Samsung on Friday announced a “milestone” in its development of 14-nanometer process technology for semiconductor manufacturing and also said it has signed an agreement with ARM to share 14nm physical IP and libraries.

The South Korean technology giant has achieved a “successful tape out of multiple development vehicles” for its 14nm process, Samsung said in a statement. The company is collaborating with “key design and IP partners” like ARM in pursuing 14nm process technology, the successor to current 22nm processes used to manufacture chips used for PCs, servers, mobile devices, embedded systems, and other computational hardware.

Samsung emphasized that getting to the 14nm process node would confer major advantages to future-generation System-on-a-Chip (SoC) devices used in smartphones, tablets, and other consumer electronics products.

“As we move closer to true mobile computing, chip designers are eager to take advantage of the gains in performance and significantly lower power of 14nm FinFET to deliver PC-like user experience in a mobile device,” Samsung senior vice president Kyumyung Choi said in a statement.

“The design complexities of 14nm require complete harmony between the process technology, design methodology, tools, and IPs. We are synchronizing all the key elements so our customers can deliver their newest chips to market quickly and efficiently.”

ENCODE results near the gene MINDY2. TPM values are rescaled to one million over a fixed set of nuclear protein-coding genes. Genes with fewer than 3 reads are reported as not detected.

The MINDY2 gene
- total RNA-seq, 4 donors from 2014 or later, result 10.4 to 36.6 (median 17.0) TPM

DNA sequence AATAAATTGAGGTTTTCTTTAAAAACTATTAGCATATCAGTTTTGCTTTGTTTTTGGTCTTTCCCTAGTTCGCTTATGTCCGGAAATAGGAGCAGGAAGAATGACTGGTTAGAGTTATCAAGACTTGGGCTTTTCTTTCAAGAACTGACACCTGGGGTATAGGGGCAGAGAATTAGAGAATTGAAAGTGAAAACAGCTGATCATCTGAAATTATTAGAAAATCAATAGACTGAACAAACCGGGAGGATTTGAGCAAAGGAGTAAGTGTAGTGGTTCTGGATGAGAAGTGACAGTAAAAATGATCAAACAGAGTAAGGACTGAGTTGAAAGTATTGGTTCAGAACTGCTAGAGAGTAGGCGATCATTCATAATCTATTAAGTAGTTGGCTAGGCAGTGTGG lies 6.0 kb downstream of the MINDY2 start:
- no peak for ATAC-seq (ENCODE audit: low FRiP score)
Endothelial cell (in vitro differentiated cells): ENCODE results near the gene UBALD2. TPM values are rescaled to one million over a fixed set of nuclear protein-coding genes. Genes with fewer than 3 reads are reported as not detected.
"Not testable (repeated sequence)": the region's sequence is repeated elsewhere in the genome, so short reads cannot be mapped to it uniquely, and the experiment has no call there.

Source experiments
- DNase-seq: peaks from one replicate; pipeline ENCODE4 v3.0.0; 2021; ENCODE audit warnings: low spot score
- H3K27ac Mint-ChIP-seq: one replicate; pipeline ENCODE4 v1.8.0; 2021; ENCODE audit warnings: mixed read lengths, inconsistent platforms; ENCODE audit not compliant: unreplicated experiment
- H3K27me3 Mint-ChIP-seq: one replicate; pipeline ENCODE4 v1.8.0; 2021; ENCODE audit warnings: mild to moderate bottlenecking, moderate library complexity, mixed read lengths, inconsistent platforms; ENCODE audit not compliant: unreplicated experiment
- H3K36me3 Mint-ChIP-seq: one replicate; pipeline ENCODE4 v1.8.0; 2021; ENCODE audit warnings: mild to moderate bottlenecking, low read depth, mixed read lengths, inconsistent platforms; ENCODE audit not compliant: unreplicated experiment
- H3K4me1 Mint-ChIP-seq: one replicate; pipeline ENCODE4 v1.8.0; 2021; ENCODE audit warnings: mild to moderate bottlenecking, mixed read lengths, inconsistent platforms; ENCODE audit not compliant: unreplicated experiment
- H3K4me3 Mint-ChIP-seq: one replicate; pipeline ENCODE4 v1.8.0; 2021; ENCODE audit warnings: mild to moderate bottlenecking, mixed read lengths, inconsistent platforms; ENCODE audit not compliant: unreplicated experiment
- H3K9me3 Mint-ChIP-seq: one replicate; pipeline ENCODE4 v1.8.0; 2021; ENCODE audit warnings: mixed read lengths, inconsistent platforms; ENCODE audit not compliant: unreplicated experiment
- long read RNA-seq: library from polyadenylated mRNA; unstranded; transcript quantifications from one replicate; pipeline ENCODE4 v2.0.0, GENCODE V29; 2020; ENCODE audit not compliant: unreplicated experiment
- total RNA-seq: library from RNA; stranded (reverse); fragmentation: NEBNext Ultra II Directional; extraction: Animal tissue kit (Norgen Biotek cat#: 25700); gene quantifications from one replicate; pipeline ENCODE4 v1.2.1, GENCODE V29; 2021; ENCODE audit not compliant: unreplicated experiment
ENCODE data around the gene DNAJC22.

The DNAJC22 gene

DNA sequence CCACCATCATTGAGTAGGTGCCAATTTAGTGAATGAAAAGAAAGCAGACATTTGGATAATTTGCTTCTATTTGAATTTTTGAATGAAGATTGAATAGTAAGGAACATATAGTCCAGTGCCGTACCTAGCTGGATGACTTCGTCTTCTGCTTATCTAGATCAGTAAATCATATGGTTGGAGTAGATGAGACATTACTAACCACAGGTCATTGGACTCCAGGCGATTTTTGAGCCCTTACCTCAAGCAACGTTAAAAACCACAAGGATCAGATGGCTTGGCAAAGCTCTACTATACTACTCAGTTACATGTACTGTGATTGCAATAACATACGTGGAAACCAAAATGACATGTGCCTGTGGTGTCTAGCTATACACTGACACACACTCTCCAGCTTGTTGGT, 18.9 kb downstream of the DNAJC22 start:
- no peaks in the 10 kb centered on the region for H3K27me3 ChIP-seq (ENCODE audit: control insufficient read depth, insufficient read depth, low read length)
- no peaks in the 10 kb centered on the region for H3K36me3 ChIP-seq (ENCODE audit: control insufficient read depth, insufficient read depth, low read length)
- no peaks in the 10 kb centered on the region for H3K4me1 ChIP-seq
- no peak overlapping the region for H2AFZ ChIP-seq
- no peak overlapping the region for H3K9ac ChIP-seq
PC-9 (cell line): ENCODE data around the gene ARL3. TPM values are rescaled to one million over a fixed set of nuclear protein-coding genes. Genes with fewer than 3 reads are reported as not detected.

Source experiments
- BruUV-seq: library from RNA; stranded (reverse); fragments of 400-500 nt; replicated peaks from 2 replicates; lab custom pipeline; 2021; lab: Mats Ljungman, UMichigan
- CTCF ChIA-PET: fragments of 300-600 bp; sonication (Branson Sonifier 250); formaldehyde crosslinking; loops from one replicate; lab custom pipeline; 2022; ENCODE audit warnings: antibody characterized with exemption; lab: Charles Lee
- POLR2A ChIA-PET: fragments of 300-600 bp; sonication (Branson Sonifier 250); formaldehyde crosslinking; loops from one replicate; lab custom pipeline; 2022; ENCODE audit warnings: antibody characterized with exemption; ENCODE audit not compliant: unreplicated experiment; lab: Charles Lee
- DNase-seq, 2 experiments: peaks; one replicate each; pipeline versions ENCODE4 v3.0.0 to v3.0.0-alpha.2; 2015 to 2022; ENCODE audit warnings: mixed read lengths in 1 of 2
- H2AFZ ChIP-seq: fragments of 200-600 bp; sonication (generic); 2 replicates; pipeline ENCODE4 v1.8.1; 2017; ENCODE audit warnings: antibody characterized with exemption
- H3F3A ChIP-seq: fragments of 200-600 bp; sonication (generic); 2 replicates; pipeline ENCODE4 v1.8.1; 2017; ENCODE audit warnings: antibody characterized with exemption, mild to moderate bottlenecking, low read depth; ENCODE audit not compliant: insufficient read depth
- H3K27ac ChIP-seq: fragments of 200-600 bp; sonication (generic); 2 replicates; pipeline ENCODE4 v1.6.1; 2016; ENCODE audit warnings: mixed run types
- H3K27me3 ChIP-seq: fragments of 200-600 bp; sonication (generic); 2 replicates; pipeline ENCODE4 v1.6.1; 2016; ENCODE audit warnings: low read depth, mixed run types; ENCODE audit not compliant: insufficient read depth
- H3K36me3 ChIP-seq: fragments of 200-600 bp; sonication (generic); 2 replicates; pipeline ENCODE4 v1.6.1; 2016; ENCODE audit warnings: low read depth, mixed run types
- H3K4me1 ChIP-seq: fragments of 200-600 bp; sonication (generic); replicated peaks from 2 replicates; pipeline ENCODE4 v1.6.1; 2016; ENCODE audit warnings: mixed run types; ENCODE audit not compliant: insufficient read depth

Samsung manufactures ARM-based application processors for its own Android smartphones and tablets as well as for competing products like Apple’s iPhone and iPad. Though ARM is currently the dominant design architecture used in mobile device SoCs, Samsung and its U.K.-based partner are under pressure to keep up with Intel in advancing to smaller process nodes to avoid allowing the x86 architecture to gain significant advantages in terms of performance and power draw—which if unchecked, could be the formula Intel needs to finally get some traction in mobile.

Samsung, ARM, and additional ecosystem partners Cadence, Mentor, and Synopsys recently taped out a “full ARM Cortex-A7 processor” as well as a number of other test chips using the 14nm process. Samsung called the Cortex-A7 tape-out “a significant milestone for silicon manufacturing for the fabless ecosystem.”

The partners have also made a 14nm process design kit (PDK) available to fabless chip design companies that license ARM designs. The PDK “includes design flows, routers and other design enablement features to support new device structures, local interconnects, and advanced routing rules,” Samsung said.

For more from Damon, follow him on Twitter @dpoeter.

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